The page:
Weather Forecast

A car emergency kit can help you out of a tough situation, especially in the winter when roads can be more dangerous. Items to add to the kit include food, tools and cables, winter clothes and a first aid kit. (Republican Eagle photos by Danielle Killey)

Prepared for the winter drive

Email Sign up for Breaking News Alerts
Life Red Wing,Minnesota 55066
Republican Eagle
651-388-3404 customer support
Prepared for the winter drive
Red Wing Minnesota 2760 North Service Drive / P.O. Box 15 55066

The holidays are almost here, and millions will be hitting the roads to visit family and friends.

But winter weather also is upon us, which can make those trips a bit harder as vehicles battle snowbanks, blizzards and icy roads.


Whether traveling cross-country or down the street, though, drivers should make sure to have an emergency kit handy, especially in the winter, safety organizations say.

There are many kits available at stores that come with the essentials, such as jumper cables, tire pressure gauges, flashlights, rope and tape. But there are other items drivers might want to add to their trunks as well.

Lists of suggested materials are extensive and can range from a handful of items to piles that might not even fit in the trunk of a car. But there are some suggestions that many agree can help drivers out in a bind.

Here are some ideas, drawn from the Minnesota Department of Public Safety, the American Red Cross and other organizations, for items to pack in a car emergency kit. Of course, it's not an exclusive list, and each family or driver likely will want personalized items as well.

• A wool blanket, for warmth and/or to use as material

• Rope, bungee cords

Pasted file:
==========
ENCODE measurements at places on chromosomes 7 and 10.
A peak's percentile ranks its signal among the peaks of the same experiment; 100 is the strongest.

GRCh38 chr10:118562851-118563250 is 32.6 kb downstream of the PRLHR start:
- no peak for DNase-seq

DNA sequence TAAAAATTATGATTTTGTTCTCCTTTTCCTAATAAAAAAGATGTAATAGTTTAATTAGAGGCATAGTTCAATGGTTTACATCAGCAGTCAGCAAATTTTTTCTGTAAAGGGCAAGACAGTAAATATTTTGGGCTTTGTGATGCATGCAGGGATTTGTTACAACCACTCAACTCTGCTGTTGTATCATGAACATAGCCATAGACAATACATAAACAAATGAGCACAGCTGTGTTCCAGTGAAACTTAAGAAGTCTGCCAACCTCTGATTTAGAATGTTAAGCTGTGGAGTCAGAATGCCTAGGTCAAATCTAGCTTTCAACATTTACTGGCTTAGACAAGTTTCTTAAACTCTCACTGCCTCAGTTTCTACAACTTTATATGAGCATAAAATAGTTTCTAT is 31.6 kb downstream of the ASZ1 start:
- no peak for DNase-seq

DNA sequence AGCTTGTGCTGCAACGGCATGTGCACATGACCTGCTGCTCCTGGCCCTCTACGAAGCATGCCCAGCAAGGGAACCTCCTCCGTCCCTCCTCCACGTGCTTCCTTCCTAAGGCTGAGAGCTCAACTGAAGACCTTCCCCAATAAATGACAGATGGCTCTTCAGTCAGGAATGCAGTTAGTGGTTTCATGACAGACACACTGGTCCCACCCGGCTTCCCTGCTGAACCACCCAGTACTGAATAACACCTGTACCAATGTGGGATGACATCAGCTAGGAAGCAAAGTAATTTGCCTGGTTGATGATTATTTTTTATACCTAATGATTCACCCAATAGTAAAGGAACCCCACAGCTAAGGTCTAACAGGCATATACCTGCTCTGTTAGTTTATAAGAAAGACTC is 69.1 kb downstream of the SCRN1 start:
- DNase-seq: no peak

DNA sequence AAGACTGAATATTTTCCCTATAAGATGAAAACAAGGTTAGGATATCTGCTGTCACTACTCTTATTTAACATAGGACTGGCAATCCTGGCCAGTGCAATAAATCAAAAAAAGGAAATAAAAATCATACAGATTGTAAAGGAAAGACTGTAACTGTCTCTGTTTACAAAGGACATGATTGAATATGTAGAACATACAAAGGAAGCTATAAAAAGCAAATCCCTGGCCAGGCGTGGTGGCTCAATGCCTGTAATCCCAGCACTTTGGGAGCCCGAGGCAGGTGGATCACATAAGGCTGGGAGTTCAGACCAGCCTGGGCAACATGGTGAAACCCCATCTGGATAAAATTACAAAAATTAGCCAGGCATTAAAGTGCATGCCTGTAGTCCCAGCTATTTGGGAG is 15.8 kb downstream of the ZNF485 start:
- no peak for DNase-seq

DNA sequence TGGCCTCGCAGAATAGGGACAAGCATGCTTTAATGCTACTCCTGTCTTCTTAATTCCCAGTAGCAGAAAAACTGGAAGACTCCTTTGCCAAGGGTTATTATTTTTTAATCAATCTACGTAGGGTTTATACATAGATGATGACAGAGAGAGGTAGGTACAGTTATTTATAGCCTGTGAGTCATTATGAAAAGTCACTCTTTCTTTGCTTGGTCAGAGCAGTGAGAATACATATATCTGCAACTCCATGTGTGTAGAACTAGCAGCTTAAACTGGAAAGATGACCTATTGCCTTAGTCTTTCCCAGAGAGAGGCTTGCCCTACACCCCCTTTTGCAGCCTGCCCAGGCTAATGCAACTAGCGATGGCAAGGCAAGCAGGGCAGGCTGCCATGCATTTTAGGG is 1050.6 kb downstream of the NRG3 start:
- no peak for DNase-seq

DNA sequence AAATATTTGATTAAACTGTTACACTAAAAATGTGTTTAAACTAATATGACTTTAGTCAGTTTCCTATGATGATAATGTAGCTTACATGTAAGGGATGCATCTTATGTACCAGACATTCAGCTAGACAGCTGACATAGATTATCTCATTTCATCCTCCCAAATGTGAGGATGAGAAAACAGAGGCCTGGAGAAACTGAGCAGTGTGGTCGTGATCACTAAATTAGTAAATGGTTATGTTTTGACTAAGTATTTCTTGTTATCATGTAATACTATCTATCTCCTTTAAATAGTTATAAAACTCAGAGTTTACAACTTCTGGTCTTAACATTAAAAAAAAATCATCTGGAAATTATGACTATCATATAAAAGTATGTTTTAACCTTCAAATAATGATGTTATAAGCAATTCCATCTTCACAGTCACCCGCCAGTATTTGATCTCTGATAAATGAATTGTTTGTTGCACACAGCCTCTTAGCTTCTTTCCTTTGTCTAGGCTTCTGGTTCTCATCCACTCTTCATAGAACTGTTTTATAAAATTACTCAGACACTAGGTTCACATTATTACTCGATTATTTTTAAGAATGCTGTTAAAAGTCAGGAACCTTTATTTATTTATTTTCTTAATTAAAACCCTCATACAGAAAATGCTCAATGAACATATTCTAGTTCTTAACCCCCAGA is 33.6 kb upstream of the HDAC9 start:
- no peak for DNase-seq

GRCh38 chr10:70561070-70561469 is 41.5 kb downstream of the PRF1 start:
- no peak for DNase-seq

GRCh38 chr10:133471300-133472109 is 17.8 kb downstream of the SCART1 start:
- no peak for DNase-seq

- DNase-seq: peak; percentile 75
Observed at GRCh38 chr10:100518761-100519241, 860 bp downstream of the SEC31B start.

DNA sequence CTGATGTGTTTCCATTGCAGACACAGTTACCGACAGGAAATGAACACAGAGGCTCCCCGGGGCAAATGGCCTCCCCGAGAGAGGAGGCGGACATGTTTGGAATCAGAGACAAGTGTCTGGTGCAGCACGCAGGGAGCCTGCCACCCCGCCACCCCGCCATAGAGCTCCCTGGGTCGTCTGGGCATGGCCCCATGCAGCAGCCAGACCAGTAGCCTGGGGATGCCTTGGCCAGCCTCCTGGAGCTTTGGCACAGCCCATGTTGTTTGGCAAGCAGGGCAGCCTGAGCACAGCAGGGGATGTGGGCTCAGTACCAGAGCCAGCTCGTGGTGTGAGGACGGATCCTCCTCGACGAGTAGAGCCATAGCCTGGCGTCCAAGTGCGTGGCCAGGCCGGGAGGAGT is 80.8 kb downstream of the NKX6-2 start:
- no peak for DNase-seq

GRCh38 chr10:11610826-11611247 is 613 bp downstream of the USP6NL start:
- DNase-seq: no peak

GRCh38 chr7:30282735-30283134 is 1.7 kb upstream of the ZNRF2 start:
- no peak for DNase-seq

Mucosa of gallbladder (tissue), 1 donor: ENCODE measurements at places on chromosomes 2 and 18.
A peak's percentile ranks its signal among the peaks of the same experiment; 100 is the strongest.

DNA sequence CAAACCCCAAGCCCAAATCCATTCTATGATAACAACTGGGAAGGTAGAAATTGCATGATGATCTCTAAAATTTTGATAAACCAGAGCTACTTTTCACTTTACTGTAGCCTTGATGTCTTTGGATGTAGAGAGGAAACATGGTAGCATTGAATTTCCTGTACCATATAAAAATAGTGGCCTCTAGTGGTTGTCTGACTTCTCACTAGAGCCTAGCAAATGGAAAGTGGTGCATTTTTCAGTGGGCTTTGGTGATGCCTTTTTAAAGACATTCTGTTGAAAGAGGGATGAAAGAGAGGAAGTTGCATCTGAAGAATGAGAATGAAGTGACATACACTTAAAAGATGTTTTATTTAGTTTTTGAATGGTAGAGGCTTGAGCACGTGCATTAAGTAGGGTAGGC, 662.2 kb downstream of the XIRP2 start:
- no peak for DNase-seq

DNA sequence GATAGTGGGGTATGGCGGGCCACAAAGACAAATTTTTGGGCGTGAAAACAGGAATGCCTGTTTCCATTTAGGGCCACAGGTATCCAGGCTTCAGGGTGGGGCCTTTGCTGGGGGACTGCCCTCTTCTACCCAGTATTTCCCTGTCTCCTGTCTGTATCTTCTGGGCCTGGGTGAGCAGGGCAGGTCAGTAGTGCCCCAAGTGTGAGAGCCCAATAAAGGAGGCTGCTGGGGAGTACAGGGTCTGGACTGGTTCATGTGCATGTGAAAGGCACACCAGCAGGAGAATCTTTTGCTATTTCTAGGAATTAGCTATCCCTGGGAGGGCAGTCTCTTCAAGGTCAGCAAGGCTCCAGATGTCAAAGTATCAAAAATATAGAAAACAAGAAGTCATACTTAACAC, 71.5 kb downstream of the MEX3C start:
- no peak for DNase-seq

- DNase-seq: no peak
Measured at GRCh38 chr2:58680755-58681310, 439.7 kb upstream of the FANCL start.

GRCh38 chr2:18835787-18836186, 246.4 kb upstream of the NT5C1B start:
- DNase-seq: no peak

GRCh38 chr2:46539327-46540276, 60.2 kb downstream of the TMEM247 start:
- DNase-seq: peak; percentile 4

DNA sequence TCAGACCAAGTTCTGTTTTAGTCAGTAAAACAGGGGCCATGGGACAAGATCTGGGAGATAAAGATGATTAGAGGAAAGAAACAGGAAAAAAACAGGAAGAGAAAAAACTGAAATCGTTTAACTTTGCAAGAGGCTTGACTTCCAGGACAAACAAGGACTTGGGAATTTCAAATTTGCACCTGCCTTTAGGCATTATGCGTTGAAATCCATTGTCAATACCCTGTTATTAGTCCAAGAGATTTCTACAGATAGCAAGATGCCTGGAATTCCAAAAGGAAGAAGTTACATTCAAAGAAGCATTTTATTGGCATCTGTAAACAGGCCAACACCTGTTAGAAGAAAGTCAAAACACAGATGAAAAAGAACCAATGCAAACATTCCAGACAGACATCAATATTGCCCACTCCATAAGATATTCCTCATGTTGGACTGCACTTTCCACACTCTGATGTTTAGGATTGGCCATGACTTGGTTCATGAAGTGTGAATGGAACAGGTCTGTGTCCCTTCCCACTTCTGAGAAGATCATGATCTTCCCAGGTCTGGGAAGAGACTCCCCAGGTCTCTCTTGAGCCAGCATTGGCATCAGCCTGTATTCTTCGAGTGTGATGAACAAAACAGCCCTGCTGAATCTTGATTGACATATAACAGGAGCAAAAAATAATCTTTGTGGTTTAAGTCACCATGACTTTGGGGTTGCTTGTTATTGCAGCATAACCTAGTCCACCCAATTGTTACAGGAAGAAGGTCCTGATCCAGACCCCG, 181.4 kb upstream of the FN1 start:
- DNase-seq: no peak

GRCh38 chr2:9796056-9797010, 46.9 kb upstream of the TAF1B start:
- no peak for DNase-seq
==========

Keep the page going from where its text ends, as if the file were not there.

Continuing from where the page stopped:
• Duct tape, electrical tape

• Jumper cables

• Basic tools (such as screwdriver, wrench), and a knife that can cut through rope, tape and other materials

• A plastic flashlight with extra batteries — to avoid the flashlight accidentally turning on before you need it, flip the batteries the opposite way.

• A shovel – you can buy smaller shovels or those with an extendable handle for the car. Also keep a scraper and brush somewhere accessible in the vehicle.

• A first aid kit – some car kits available at stores include basic first aid materials, but add any personalized items, such as essential medications for family members.

• Snacks – choose items that will last a long time in the car and provide energy, such as granola bars, nuts or canned goods (remember a can opener).

• Winter clothes, including boots, thick socks, scarves, hats and gloves or mittens – also consider packing extra clothing for family members in case outfits get wet or damaged.

• Garbage bags – these can be for trash, or other uses such as keeping feet warm.

• Metal or plastic cups for water

• Whistle, road flares and/or red materials (bandana, ribbon) to alert other drivers or emergency personnel that you need help

• Sand or salt to get traction if the car gets stuck

• Map or atlas – GPS devices and cellphones could lose power.

• Something to keep the family busy, such as playing cards or small, simple games – this will help if you have to wait for a tow truck or other help and don't have much to do.

• If you have young children, pack diapers and other necessities.

Safety officials also recommend some other tips for winter driving to stay safe, including brushing up on how to maneuver on winter roads.

“It pays to review winter driving skills,” State Patrol Lt. Eric Roeske said. “Road conditions can change very quickly. One poor decision can impact many people on the road.”

Minnesota Department of Public Safety also recommends checking road conditions along your route before piling in the car — try — and making sure cars are ready for winter before the bad weather hits by checking (or having a mechanic check) the heater, defroster, flashing lights, oil levels, tires and air pressure, battery and other essential functions. Keep the gas tank full as well.

DPS also recommends letting someone know where you're going, roughly how long it will take and what your route is so they can check in should something go wrong.

Danielle Killey
Danielle Killey covers local government for the South Washington County Bulletin. She has worked as a reporter for other Forum Communications newspapers since 2011. She graduated from the University of Minnesota-Twin Cities with a journalism degree.
(651) 459-4629